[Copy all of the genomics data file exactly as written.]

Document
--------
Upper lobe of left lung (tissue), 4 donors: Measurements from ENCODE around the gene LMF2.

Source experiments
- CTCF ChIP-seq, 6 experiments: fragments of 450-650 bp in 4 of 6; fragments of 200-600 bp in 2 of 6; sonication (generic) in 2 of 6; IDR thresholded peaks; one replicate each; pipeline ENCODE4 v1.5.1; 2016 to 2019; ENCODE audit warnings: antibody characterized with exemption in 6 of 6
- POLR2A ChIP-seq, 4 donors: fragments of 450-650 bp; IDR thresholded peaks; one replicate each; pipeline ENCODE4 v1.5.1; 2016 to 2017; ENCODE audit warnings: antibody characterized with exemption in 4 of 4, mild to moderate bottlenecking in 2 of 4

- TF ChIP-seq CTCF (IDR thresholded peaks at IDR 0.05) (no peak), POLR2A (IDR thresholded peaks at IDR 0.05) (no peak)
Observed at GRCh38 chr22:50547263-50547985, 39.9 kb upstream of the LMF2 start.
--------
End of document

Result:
Upper lobe of left lung (tissue), 4 donors: Measurements from ENCODE around the gene LMF2.

Source experiments
- CTCF ChIP-seq, 6 experiments: fragments of 450-650 bp in 4 of 6; fragments of 200-600 bp in 2 of 6; sonication (generic) in 2 of 6; IDR thresholded peaks; one replicate each; pipeline ENCODE4 v1.5.1; 2016 to 2019; ENCODE audit warnings: antibody characterized with exemption in 6 of 6
- POLR2A ChIP-seq, 4 donors: fragments of 450-650 bp; IDR thresholded peaks; one replicate each; pipeline ENCODE4 v1.5.1; 2016 to 2017; ENCODE audit warnings: antibody characterized with exemption in 4 of 4, mild to moderate bottlenecking in 2 of 4

- TF ChIP-seq CTCF (IDR thresholded peaks at IDR 0.05) (no peak), POLR2A (IDR thresholded peaks at IDR 0.05) (no peak)
Observed at GRCh38 chr22:50547263-50547985, 39.9 kb upstream of the LMF2 start.